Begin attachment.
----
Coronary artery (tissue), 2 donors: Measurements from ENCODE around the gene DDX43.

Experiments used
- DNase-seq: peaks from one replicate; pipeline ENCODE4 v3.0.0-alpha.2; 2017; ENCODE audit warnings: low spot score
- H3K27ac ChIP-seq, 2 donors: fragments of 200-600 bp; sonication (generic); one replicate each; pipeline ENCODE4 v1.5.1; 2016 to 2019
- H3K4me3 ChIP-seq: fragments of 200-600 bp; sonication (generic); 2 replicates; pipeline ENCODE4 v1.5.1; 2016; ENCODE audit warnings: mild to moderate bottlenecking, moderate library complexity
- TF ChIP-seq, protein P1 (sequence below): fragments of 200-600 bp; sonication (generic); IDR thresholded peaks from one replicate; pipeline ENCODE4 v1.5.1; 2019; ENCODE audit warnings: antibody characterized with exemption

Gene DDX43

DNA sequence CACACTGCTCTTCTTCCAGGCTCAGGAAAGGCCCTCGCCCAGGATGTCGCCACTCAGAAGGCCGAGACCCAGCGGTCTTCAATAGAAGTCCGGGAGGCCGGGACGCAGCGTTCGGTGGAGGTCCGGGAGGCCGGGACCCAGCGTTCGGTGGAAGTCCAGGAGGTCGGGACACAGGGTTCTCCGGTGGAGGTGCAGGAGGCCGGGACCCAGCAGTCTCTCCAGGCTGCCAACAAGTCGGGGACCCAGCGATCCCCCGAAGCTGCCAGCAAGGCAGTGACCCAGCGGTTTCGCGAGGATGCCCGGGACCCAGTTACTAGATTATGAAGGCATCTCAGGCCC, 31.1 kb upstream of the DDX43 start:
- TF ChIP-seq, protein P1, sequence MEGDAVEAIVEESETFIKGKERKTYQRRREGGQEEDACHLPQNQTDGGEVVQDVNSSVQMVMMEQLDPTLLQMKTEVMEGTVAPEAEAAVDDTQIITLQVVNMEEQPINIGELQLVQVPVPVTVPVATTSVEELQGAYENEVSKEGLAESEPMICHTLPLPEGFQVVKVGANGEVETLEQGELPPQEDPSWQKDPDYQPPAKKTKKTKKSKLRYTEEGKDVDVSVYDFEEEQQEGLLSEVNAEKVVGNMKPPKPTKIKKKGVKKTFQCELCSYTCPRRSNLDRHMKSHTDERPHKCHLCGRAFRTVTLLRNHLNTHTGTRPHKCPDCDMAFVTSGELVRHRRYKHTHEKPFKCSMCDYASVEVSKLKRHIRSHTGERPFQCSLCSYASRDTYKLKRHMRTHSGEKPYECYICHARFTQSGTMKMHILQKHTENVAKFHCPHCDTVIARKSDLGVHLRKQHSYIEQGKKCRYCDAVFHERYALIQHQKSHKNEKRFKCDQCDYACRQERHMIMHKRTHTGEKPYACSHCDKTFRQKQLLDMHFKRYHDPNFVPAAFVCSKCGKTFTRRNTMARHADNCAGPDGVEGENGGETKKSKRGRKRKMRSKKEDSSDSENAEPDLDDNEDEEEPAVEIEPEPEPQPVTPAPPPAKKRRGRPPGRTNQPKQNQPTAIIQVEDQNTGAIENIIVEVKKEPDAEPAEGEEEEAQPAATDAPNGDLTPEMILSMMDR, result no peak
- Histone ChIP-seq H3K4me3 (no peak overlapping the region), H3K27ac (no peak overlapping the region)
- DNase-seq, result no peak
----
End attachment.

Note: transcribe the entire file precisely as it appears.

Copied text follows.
Coronary artery (tissue), 2 donors: Measurements from ENCODE around the gene DDX43.

Experiments used
- DNase-seq: peaks from one replicate; pipeline ENCODE4 v3.0.0-alpha.2; 2017; ENCODE audit warnings: low spot score
- H3K27ac ChIP-seq, 2 donors: fragments of 200-600 bp; sonication (generic); one replicate each; pipeline ENCODE4 v1.5.1; 2016 to 2019
- H3K4me3 ChIP-seq: fragments of 200-600 bp; sonication (generic); 2 replicates; pipeline ENCODE4 v1.5.1; 2016; ENCODE audit warnings: mild to moderate bottlenecking, moderate library complexity
- TF ChIP-seq, protein P1 (sequence below): fragments of 200-600 bp; sonication (generic); IDR thresholded peaks from one replicate; pipeline ENCODE4 v1.5.1; 2019; ENCODE audit warnings: antibody characterized with exemption

Gene DDX43

DNA sequence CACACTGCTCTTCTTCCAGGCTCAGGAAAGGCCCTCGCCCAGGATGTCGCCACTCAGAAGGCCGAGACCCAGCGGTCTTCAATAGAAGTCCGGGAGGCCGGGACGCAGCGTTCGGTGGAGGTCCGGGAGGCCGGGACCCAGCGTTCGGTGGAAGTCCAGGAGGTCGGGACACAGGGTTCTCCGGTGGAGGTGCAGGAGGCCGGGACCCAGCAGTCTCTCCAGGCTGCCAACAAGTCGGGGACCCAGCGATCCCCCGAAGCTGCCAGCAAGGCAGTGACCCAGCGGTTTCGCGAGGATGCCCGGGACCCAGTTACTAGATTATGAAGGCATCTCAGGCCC, 31.1 kb upstream of the DDX43 start:
- TF ChIP-seq, protein P1, sequence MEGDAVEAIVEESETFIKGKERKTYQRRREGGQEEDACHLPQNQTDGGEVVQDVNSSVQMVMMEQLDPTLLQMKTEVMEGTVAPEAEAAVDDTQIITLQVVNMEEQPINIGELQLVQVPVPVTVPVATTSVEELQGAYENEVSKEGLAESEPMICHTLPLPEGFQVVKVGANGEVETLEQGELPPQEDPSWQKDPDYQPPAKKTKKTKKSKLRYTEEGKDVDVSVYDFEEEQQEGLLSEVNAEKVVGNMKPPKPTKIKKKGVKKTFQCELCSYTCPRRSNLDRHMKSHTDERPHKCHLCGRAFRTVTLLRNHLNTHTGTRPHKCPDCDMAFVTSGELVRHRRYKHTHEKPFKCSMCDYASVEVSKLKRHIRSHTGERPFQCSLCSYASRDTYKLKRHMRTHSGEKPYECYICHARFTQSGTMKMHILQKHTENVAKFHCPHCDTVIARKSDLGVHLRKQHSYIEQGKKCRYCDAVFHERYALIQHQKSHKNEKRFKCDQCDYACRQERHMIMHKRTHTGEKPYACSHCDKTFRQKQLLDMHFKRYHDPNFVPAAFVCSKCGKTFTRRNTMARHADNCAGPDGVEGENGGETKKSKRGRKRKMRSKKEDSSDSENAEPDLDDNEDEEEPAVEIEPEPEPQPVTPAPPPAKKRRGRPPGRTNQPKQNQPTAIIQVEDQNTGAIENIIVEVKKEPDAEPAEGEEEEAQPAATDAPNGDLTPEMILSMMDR, result no peak
- Histone ChIP-seq H3K4me3 (no peak overlapping the region), H3K27ac (no peak overlapping the region)
- DNase-seq, result no peak